Journal Issue

Trade Reform in Latin America and The Caribbean

International Monetary Fund. External Relations Dept.
Published Date:
January 1993
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WHAT IS the key to successful trade reform in developing countries? The reforms that took place in Latin America and the Caribbean in response to the economic shocks of the early 1980s offer several lessons for implementing trade reform programs that will produce more open, globally oriented trade regimes.

During the 1980s many Latin American and Caribbean countries undertook far-reaching and fundamental trade policy reforms that have resulted in increasingly outward-oriented trade regimes. The reforms were spurred by a number of factors: the debt crisis that began in 1982, the success of outward-oriented regimes in other parts of the world, an international environment that increasingly favored liberal trade policies, and the positive results of domestic macroeconomic stabilization.

While Latin American and Caribbean countries had experienced sporadic macroeconomic crises in the past, those of the 1980s were especially harrowing. The two oil shocks of the 1970s raised import prices at a time when growth was already slow. Later, when interest rates rose, countries that had borrowed heavily to finance high import bills and sustain an investment boom in the public sector found themselves with growing debt burdens. Further borrowing to finance high deficits soon became impossible. Structural adjustment, including extensive trade reforms, was inevitable.

At the same time, the political regimes in many countries that undertook trade reforms were becoming more open to democracy. The economic crises that these countries experienced may in fact have acted as a catalyst for political change and democratization, especially in Argentina, Brazil, Chile, Venezuela, and Uruguay.

The trade reforms

When the trade reforms of the 1980s began in 16 Latin American and Caribbean countries—Argentina, Bolivia, Brazil, Chile, Colombia, Costa Rica, Ecuador, Guatemala, Honduras, Jamaica, Mexico, Paraguay, Peru, Trinidad and Tobago, Uruguay, and Venezuela—most of the countries had numerous trade barriers in place: high tariffs, foreign exchange restrictions, multiple exchange rates, quantitative restrictions on both imports and exports, and export taxes. Many of these barriers had been raised during the early 1980s in an effort to respond to balance of payments crises and had further reinforced, in varying degrees, the inward orientation that characterized these countries’ trade policies for much of the postwar era.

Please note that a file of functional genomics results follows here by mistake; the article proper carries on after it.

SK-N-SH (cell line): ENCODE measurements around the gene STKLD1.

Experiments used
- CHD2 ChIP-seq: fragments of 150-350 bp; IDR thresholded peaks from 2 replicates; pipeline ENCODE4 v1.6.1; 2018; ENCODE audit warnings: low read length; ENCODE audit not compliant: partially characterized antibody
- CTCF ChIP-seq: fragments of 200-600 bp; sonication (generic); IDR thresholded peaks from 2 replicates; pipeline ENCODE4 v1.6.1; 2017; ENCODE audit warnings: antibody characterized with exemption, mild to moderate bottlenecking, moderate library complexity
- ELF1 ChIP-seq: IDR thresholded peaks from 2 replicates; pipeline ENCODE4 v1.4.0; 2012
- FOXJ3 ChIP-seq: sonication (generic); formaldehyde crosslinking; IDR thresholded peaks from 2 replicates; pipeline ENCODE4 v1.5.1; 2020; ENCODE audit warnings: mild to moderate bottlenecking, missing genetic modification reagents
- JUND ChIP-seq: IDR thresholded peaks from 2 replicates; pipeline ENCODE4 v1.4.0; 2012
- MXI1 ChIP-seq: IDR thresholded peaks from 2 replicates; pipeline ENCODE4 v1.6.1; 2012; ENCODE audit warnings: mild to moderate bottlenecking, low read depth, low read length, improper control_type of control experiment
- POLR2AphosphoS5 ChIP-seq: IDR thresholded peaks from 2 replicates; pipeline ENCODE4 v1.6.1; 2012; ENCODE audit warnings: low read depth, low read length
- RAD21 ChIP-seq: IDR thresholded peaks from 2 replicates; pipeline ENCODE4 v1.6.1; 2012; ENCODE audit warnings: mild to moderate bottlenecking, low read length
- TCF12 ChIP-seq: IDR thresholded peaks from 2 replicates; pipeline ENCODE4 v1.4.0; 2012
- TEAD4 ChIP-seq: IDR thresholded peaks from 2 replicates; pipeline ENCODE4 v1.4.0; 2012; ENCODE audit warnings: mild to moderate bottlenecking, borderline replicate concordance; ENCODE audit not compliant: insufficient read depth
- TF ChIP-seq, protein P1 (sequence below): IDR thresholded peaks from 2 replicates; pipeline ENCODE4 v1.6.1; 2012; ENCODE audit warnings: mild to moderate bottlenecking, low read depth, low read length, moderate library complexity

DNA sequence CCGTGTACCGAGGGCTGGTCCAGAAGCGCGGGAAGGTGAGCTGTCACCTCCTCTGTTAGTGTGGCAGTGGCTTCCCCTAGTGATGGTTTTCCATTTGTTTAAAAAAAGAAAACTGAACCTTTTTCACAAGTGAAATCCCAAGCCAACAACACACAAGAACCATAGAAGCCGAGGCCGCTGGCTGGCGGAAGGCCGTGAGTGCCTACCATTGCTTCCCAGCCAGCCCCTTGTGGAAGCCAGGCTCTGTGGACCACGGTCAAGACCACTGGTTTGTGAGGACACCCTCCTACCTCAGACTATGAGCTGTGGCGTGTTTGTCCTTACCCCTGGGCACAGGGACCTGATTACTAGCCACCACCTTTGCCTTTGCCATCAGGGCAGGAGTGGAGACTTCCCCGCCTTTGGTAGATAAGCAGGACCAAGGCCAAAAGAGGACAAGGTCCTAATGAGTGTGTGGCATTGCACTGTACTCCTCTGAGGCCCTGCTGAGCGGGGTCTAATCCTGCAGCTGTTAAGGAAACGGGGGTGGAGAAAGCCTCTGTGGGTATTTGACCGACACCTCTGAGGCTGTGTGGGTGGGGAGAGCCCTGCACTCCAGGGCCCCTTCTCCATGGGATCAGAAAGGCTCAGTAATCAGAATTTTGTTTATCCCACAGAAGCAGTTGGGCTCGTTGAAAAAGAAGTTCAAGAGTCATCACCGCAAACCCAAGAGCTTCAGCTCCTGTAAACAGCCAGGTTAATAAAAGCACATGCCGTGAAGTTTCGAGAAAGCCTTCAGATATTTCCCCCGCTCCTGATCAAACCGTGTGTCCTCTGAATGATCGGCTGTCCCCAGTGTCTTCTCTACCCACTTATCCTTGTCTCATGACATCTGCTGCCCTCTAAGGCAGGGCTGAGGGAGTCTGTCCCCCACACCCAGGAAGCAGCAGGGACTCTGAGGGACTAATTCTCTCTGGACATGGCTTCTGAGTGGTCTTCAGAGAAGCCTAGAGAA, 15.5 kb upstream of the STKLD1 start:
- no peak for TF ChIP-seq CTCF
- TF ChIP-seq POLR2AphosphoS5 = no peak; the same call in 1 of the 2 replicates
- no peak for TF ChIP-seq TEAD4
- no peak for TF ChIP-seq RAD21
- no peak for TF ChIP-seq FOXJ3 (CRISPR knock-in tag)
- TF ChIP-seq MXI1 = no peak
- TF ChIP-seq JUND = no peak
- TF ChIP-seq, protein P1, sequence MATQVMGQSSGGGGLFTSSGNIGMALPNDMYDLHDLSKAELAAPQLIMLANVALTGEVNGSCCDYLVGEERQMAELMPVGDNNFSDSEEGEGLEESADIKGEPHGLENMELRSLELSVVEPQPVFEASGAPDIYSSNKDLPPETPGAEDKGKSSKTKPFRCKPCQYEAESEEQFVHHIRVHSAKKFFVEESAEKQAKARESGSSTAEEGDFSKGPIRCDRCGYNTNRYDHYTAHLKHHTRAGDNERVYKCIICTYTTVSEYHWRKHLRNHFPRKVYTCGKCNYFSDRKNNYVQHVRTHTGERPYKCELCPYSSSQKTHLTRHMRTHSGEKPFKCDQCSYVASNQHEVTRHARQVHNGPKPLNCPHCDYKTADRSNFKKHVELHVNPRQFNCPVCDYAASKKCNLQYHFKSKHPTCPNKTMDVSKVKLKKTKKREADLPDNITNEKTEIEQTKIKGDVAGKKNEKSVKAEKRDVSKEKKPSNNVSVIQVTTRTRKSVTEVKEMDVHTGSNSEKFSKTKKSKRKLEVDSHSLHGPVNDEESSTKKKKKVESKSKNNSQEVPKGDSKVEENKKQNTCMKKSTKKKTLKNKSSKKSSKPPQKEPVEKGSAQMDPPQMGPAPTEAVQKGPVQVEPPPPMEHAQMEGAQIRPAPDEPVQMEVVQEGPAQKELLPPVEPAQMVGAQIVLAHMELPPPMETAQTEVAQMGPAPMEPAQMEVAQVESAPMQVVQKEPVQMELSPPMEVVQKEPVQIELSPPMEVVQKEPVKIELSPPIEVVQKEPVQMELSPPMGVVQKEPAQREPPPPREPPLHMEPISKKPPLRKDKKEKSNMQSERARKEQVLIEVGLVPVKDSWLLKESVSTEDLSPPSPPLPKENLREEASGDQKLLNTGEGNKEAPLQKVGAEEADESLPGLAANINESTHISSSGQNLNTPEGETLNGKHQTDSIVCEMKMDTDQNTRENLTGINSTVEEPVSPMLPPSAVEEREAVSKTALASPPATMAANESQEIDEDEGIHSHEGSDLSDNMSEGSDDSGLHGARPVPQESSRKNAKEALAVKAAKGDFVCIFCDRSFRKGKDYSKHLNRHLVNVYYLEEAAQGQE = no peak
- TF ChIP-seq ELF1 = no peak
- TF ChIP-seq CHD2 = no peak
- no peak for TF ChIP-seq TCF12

The extent and timing of the reforms differed among the countries, depending in part on their macroeconomic situation and the particular protectionist instruments that characterized their pre-reform trade regimes. Because the only significant trade restriction in place in Chile, for example, was a uniform tariff rate of 35 percent, the trade reforms initiated in 1985 simply reduced this rate. In Peru, on the other hand, trade policy had been characterized by high levels and dispersion of tariffs, extensive nontariff barriers, an overvalued exchange rate, a multiple exchange rate system, fiscal and financial subsidies for exports, export taxes and restrictions, and rampant use of discretion in the conduct of trade policy. Peru’s reforms, which began in 1989, were much more extensive.

Some indicators of trade regimes before and after reform
Country (pre-reform year, post-reform year)Average unweighted legal tariff rates (percent)Tariff range (percent)Coverage of Quantitative Restrictions (QRs) on imports (percent of tariff lines, unless otherwise noted)*Openness of economy (imports + exports as percent of GDP, 1980 prices)
Argentina (1987, 1991)42P1515–115P5–22621A few38.5754.32
Bolivia (1985, 1991)12M8NA5–10NAMinimal57.5183.97
Brazil (1987, 1992)51210–1050–6539Minimal21.1725.27
Chile (1984, 1991)35113511Minimal044.9656.34
Colombia (1984, 1992)61120–2205–2099128.2332.66
Costa Rica (1985, 1990)53P15P0–1400P5–20NA058.6678.97
Ecuador (1989, 1992)37P180–338P2–252100046.7350.84
Guatemala (1985, 1992)50P15P5–905–2061,30331.3135.56
Honduras (1985, 1992)41P15W,P5–905–20NA062.8261.76
Jamaica (1981, 1991)NA20NA0–45NA04105.51163.49
Mexico (1985, 1990)24W13W0–1000–2092120122.6334.31
Paraguay (1988, 1991)NA18NA3–66NAA few51.0163.14